Enlarge /. NEW YORK, NEW YORK – MAY 25: The Statue of Liberty is seen behind refrigerated trucks that act as temporary morgues at the South Brooklyn Marine Terminal during the coronavirus pandemic.
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Texas and Arizona officials have asked refrigerators to detain the dead as hospitals and morgues are overwhelmed by victims of the angry COVID-19 pandemic.
"There are only so many places in the hospital where corpses can be stored," said Ken Davis, chief medical officer of the Christ Santa Rosa health system in the San Antonio region, in a briefing earlier this week. "We have no more space and our funeral directors have no more space and we need these beds. So if someone dies, we have to turn the bed over quickly.
"It's difficult to talk about," added Davis. "People's loved ones die."
Overall, there has been an increase in hospitalizations and deaths among people infected with the coronavirus in Texas – and reports of new infections are still increasing. On Wednesday alone, the state reported 10,791 new cases, which corresponds to a total of over 282,000 cases. The state has reported over 3,400 deaths so far.
Several other areas of the state have ordered, bought, or searched refrigerated trucks or trailers to hold bodies. According to The Texas Tribune, this includes the counties Nueces, Cameron, Travis, Hidalgo and Harris as well as the city of Austin.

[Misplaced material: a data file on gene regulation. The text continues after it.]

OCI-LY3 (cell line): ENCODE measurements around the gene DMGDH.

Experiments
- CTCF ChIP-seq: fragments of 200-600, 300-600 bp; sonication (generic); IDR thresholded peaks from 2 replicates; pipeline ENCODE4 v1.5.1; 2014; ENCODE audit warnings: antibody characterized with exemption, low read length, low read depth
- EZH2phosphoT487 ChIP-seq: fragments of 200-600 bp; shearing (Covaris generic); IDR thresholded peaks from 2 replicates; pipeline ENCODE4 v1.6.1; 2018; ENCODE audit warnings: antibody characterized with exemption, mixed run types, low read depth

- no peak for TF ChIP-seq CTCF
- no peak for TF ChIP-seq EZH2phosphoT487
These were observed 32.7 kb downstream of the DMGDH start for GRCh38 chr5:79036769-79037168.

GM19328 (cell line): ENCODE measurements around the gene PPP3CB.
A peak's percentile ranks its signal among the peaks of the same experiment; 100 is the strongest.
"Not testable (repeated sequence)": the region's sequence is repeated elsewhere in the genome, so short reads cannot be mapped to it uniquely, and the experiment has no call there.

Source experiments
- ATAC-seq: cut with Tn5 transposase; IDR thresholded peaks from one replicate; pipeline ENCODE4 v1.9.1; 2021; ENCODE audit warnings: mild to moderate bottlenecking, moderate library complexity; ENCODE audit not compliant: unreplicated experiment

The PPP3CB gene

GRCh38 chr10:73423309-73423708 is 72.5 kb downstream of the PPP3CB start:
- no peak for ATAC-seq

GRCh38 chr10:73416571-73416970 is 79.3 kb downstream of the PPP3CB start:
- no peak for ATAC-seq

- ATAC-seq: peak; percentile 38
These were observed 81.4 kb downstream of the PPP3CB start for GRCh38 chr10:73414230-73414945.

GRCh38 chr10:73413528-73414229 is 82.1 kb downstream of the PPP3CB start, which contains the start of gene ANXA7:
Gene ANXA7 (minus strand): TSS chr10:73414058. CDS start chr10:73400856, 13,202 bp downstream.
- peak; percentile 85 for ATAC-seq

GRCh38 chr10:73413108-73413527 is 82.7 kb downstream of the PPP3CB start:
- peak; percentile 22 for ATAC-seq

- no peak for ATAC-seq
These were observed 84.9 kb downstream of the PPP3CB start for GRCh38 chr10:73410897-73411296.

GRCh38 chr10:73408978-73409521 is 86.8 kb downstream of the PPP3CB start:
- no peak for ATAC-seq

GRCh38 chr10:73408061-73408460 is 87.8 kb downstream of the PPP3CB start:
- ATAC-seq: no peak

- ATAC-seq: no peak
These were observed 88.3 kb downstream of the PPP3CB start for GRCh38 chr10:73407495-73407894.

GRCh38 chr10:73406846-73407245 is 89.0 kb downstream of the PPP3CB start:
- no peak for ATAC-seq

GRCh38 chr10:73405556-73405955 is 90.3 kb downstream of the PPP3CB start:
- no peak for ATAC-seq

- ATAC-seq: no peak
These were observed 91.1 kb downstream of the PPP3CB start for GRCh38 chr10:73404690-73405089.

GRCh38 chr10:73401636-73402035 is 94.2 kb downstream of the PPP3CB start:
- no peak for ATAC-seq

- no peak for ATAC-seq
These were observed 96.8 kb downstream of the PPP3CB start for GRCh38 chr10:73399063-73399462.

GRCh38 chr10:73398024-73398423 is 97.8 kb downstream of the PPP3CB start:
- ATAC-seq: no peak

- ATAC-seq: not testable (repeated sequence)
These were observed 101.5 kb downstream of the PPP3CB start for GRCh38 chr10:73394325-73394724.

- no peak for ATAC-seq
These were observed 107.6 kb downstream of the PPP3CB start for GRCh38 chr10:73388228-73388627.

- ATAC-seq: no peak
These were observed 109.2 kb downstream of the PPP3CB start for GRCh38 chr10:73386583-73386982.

The picture doesn't look much better in Arizona, where hospital stays and deaths are also increasing. The state, which has counted over 134,000 cases and 2,492 deaths, has reached a bed capacity of 90 percent for intensive care adults. The Mayor of Phoenix said late last week that the city was working to secure refrigerated trucks.
A similar scenario could occur in Florida, where record numbers of cases and deaths are also reported. In the past few days, the state had record highs with over 15,300 cases on July 12 and 156 deaths today. According to the agency for the administration of health care, around 50 state hospitals no longer have beds for adults in their intensive care units.
The grim reality reflects the high point of the outbreak in the New York City region earlier this year, which was marked by dozens of refrigerated trucks, some of which were parked outside of hospitals. In April, a Manhattan-based emergency doctor feared that if our national response to the pandemic did not improve, the trucks would become a lasting image. “Every disaster has its images, its symbols. With COVID-19, it may just be the refrigerator truck. It is our mortuary where the patients are whom we could not save. "
To date, the United States has reported more than 3.5 million cases and 138,000 deaths from the COVID-19 pandemic – more cases and deaths than any other country. The nationwide number of daily cases and hospitalizations is currently increasing.